By no means do the features shown in Listings 32.5, 32.6, and 32.7 exhaust the possibilities of what can be done with the structure of movable objects. Several additional features could easily be added, such as a centering feature for movable objects so that they are placed on the screen based on their center rather than edge, an animation feature so that a movable object could step through several images instead of just displaying one, the addition of velocity and acceleration parameters, or even a collision-detection method that would allow you to tell when two movable objects have hit each other. Feel free to extend the code as needed to accommodate your needs.

We haven’t actually written a game in this chapter, but we have laid the foundation for writing games. You now have objects that you can move around the screen simply by changing their coordinates. These tools have been the building blocks for games since the beginning ofgraphics-based computer games. Use your imagination and experiment. If you need more help extending the concepts described here concerning the creation of games with movable objects and their associated graphics engines, pick up a book that’s devoted strictly to game programming. Tricks of the Game-Programming Gurus, (Sams Publishing) is a good example.

Sounds

We’ve spent all this time learning how to do the graphics for a game in Java, but what about sounds? Sound in Java is not yet complicated. The Java development team worked hard on the first release of Java, but they unfortunately didn’t have time to incorporate a lot of sound support.

Check out java.applet.AudioClip to discover the full extent of sound use in the 1.0 release of Java. There are only three methods: loop, play, and stop. This makes life somewhat easier because the interface is so simple. Use Applet.getAudioClip to load an AudioClip in the AU format and you have two choices: Use the play method to play it at specific times or the loop method to play it continuously. The applications for each are obvious. Use the play method for something that’s going to happen once in a while, such as the firing of a gun, and use the loop method for something that should be heard all of the time, such as background music or the hum of a car engine.

Java-Specific Game Design Issues

When thinking about the design of your game, there are some Java-specific design issues that you must consider. One of Java’s most appealing characteristics is that it can be downloaded through the Web and run inside a browser. This networking aspect brings several new considerations into play. Java also is meant to be a cross-platform language, which has important ramifications in the design of the user interface and games that rely heavily on timing.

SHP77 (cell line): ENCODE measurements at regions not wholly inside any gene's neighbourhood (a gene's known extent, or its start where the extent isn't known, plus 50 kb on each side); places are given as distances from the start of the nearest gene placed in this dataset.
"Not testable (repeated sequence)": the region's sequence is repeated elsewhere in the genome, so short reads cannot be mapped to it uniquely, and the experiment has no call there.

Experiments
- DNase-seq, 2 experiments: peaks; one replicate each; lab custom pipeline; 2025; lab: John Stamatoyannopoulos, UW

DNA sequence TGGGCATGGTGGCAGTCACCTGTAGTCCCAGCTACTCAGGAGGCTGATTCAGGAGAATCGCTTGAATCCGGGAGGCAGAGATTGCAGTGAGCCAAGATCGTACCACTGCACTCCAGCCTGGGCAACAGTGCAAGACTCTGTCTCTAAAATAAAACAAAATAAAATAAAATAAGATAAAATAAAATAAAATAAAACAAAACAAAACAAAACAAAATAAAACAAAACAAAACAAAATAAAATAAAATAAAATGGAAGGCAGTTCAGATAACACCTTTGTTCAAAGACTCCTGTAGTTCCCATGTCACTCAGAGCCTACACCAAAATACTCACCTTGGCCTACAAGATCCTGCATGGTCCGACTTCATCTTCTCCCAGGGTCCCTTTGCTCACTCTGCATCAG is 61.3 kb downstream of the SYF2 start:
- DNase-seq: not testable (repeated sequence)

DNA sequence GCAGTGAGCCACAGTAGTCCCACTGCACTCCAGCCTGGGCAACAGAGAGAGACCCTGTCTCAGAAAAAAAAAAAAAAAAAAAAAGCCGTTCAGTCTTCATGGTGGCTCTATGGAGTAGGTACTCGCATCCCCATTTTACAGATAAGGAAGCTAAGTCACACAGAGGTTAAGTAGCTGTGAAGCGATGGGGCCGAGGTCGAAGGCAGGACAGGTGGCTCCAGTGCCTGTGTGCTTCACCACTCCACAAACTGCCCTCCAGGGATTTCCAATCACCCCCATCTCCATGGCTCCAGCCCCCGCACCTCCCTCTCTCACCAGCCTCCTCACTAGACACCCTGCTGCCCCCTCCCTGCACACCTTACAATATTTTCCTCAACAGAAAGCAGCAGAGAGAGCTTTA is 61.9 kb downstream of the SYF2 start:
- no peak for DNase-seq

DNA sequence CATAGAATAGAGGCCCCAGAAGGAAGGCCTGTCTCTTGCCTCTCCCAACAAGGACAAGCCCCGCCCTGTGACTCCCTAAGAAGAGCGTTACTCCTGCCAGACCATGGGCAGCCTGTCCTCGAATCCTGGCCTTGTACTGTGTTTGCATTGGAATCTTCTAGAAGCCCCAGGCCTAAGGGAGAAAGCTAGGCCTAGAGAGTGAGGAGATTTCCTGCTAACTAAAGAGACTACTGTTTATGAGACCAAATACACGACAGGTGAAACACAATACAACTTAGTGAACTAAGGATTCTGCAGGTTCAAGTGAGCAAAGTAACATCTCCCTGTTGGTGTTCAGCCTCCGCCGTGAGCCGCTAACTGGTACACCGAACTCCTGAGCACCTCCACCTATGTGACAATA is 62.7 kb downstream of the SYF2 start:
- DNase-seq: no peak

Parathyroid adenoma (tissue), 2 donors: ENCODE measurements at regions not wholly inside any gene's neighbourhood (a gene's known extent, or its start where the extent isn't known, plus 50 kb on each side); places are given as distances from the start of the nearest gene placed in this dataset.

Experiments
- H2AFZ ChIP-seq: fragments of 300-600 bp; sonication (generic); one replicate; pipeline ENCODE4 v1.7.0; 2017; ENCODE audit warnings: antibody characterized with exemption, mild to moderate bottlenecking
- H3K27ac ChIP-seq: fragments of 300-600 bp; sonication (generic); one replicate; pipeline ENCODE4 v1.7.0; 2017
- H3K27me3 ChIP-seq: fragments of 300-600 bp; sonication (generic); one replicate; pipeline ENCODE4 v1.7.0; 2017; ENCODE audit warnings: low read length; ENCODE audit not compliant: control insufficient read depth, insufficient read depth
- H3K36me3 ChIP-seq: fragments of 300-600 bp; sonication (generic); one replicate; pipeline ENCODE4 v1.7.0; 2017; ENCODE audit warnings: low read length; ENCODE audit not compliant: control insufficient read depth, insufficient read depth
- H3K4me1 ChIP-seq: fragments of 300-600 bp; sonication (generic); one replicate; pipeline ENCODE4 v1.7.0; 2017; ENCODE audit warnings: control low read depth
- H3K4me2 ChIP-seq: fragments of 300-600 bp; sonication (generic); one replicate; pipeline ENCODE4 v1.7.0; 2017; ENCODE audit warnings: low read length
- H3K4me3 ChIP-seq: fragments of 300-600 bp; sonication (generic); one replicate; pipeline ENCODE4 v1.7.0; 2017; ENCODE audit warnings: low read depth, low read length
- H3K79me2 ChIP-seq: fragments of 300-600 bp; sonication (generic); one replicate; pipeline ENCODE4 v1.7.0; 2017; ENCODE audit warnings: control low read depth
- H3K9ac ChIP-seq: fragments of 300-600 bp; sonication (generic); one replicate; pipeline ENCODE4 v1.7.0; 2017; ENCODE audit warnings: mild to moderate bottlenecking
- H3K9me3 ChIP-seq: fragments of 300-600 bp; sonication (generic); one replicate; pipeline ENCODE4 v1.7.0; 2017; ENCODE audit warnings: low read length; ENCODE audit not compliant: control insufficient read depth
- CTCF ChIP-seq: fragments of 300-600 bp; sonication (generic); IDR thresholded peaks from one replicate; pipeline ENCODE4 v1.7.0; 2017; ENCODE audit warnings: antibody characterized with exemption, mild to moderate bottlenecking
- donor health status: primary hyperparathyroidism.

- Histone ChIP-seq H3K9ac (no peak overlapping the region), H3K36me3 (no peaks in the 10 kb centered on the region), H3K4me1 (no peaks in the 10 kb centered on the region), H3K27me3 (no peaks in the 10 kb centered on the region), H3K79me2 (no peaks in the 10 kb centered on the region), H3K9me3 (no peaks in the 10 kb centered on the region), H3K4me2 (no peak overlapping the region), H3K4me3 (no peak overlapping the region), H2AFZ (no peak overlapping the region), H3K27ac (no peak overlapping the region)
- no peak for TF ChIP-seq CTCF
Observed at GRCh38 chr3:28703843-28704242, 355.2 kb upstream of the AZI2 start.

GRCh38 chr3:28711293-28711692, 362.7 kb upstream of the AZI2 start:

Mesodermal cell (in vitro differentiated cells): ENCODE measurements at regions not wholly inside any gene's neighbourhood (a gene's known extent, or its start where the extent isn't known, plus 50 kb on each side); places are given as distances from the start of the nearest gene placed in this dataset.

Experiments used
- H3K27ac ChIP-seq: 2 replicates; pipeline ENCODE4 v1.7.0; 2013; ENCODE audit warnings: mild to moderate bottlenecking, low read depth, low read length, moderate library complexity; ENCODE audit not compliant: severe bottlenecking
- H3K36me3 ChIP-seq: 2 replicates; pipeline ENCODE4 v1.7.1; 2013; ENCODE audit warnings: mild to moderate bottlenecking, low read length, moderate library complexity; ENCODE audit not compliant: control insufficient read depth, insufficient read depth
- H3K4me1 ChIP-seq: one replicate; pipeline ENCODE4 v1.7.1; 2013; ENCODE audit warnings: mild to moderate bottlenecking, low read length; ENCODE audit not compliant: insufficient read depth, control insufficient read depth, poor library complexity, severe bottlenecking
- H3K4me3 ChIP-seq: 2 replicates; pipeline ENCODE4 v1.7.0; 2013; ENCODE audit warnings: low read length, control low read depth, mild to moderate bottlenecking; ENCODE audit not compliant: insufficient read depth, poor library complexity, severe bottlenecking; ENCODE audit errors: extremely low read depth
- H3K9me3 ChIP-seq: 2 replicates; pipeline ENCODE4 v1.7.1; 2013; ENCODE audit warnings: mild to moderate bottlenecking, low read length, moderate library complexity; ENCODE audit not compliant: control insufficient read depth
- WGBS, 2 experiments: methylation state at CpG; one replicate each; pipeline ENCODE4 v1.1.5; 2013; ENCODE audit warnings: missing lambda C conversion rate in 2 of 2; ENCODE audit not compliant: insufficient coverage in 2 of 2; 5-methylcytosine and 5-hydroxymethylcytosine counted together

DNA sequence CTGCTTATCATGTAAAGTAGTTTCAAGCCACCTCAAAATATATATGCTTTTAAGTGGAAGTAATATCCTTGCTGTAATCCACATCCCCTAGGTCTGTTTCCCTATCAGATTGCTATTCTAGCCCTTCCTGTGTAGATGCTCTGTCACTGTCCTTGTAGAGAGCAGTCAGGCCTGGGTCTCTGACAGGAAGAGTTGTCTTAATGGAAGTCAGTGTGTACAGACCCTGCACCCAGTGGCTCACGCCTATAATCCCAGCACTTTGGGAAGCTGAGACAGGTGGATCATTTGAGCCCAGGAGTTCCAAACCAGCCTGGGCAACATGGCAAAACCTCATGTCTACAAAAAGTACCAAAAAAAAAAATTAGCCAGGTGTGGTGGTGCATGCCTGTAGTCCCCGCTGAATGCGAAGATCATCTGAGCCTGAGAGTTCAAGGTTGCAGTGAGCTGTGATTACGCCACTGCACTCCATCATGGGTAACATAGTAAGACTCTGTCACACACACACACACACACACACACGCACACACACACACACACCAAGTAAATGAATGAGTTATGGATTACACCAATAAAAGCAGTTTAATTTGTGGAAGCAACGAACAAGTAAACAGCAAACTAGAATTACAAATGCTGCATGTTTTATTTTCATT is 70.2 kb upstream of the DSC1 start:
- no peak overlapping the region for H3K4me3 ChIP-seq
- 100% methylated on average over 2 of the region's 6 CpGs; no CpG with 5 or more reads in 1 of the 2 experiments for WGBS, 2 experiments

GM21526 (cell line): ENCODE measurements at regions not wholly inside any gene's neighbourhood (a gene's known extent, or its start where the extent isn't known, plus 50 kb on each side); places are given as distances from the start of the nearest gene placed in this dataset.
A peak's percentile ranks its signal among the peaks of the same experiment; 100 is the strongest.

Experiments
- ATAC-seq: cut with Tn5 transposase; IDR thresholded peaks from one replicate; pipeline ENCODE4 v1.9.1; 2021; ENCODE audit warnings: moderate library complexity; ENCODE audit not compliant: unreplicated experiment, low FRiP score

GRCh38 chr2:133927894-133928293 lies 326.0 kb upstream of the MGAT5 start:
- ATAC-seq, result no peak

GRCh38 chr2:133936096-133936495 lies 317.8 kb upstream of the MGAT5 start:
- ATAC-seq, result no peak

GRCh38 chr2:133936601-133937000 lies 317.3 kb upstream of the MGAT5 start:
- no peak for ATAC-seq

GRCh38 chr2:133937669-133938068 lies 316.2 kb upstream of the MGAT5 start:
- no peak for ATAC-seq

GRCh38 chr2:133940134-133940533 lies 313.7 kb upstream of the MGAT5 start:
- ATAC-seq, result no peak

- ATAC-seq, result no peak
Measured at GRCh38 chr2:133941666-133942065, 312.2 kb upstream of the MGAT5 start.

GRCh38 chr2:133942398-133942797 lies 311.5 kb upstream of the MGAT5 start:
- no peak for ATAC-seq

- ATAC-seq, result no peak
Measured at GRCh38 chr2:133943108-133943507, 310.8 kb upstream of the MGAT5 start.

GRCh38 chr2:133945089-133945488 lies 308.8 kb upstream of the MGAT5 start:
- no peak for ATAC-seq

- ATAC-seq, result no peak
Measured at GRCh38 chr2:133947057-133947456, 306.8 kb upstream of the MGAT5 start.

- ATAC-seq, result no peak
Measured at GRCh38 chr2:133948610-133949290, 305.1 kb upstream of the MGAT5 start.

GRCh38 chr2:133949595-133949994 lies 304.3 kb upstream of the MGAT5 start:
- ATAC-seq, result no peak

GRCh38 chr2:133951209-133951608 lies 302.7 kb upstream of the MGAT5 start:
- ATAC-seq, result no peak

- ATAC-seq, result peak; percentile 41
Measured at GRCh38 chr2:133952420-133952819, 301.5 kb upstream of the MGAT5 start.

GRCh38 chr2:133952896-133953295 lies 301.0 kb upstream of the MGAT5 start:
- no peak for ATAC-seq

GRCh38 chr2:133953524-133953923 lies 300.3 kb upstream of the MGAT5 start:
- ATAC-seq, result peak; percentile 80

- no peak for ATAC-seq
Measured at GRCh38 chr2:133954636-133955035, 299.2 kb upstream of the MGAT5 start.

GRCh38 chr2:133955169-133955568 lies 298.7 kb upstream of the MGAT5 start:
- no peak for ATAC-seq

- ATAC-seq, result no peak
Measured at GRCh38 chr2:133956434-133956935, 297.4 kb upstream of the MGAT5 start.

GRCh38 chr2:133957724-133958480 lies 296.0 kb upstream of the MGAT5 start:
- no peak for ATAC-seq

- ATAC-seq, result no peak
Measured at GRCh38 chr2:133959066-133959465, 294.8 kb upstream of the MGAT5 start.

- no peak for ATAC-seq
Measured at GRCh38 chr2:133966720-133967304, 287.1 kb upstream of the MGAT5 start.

Picking a User Interface

When picking a user interface, there are several things you should keep in mind. Above all, remember that your applet should be able to work on all platforms because Java is a cross-platform language. If you choose to use the mouse as your input device, keep in mind that regardless of how many buttons your mouse has, a mouse in Java only has one button. Java can read from any button on a mouse, but it considers all the buttons to be the same button. The Java development team made the design choice to have only one button so that Macintosh users wouldn’t get the short end of the stick.

If you use the keyboard as your input device it is even more critical for you to remember that although the underlying platforms might be vastly different, Java is platform-independent. This becomes a problem because the different machines that Java can run on might interpretkeystrokes differently when more than one key is held down at once. It might seem worthwhile to throw a supermove in your game that knocks an opponent off the screen, activated by holding down four secret keys at the same time. However, doing this might destroy the platform independence of your program, because there could be other platforms that don’t handle four keystrokes at once. The best way to go would be to design a user interface that doesn’t call into question whether it is truly cross-platform. Try to get by with only one key at a time, and stay away from control and function keys in general since they could be interpreted as browser commands by different browsers that your applet runs in.

Limiting Factors

Because one of the main features of Java is that it can be downloaded and run across the Net, the limitations imposed by this method bear some investigation. First, please keep in mind that most people with a network connection aren’t on the fastest lines in the world. You might be ready to develop the coolest animation ever for a Java game, but keep in mind that nobody will want to see it if it takes forever to download. It is a good idea to avoid extra frills when they are going to be costly in terms of downloading time.